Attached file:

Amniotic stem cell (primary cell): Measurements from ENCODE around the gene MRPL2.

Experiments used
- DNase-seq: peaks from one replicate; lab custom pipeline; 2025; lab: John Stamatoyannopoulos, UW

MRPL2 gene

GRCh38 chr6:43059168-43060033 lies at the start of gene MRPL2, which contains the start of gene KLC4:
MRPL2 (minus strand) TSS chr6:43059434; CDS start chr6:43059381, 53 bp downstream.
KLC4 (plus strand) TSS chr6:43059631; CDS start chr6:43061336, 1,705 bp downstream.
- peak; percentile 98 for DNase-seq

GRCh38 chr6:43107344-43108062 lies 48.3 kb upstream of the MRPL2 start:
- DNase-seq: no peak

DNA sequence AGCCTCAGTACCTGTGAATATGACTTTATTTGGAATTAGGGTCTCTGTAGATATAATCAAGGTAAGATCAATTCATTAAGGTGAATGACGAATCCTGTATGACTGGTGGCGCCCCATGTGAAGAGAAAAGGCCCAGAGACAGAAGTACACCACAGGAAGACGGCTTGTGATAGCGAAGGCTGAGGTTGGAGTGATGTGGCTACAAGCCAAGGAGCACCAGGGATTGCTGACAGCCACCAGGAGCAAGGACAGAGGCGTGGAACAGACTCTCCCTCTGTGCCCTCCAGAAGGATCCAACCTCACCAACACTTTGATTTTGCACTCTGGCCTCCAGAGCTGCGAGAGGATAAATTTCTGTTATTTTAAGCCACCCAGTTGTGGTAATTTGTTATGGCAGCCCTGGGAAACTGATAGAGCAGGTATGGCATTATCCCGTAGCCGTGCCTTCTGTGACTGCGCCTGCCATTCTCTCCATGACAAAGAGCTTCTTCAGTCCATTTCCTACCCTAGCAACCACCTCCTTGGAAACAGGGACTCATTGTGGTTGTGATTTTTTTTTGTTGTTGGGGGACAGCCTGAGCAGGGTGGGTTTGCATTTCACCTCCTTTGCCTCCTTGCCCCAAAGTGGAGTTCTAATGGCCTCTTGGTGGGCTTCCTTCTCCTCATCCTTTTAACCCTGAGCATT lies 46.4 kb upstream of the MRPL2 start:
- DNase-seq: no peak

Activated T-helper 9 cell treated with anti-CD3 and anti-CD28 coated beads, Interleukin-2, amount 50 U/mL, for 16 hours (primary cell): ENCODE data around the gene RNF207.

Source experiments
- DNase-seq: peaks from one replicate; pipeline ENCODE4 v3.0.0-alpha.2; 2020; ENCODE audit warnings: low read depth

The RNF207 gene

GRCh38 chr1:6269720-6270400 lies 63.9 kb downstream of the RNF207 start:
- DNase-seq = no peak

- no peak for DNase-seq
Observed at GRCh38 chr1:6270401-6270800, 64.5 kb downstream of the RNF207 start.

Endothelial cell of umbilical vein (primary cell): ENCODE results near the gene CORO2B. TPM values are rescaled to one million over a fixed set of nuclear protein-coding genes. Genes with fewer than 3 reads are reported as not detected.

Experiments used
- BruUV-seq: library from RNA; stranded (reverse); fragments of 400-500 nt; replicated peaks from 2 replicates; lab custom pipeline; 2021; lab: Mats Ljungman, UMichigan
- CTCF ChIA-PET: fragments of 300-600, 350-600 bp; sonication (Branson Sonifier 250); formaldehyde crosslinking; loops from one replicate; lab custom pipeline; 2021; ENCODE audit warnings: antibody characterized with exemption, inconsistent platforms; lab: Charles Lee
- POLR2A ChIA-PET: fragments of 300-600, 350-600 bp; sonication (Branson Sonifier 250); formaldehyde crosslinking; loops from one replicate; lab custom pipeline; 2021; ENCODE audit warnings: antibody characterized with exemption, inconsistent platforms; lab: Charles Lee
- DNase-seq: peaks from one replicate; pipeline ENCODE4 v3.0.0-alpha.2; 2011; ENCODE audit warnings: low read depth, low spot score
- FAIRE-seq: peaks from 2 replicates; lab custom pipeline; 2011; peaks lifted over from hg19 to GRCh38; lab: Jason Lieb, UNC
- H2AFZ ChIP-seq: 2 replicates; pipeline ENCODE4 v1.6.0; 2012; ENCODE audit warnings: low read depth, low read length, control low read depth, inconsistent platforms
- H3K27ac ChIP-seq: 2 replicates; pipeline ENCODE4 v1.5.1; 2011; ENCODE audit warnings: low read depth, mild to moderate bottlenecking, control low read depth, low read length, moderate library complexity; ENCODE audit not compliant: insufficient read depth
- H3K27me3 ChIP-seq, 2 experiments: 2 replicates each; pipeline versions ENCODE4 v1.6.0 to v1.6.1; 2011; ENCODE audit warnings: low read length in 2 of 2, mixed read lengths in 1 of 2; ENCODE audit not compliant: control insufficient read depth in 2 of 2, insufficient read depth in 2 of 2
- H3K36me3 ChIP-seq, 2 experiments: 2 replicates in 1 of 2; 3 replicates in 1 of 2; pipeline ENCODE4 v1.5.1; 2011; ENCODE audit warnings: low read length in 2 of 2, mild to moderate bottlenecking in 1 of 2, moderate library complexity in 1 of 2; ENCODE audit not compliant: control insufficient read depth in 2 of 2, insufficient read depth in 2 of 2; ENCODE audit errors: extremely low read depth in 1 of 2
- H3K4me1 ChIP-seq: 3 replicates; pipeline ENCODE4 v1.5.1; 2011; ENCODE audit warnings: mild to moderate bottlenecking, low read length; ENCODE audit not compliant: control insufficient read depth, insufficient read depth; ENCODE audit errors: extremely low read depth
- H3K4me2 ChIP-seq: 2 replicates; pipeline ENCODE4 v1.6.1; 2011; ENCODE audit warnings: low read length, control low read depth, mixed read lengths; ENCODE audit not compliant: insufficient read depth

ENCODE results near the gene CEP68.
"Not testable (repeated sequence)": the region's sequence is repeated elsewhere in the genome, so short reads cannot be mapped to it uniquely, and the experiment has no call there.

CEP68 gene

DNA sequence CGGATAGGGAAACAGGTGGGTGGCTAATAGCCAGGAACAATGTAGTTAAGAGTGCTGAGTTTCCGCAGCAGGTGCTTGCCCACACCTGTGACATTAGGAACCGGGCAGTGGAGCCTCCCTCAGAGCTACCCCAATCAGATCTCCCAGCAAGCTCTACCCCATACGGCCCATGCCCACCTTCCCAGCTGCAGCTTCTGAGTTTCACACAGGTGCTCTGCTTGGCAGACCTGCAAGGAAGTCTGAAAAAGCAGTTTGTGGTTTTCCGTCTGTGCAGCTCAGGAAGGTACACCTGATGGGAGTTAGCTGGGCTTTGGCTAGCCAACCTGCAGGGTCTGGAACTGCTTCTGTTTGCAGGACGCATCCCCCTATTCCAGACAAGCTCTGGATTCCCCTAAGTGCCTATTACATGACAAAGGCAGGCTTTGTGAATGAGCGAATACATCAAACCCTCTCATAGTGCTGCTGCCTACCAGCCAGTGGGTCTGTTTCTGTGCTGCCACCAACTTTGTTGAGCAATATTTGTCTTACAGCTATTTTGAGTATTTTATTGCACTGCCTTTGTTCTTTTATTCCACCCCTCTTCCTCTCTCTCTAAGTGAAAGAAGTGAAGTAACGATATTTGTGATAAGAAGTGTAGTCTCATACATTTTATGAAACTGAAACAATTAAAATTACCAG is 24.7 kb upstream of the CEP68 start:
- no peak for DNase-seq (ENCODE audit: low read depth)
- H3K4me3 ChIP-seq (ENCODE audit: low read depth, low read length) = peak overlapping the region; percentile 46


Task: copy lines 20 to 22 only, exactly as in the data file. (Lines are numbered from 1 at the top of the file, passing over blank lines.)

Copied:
Observed at GRCh38 chr1:6270401-6270800, 64.5 kb downstream of the RNF207 start.

Endothelial cell of umbilical vein (primary cell): ENCODE results near the gene CORO2B. TPM values are rescaled to one million over a fixed set of nuclear protein-coding genes. Genes with fewer than 3 reads are reported as not detected.

Experiments used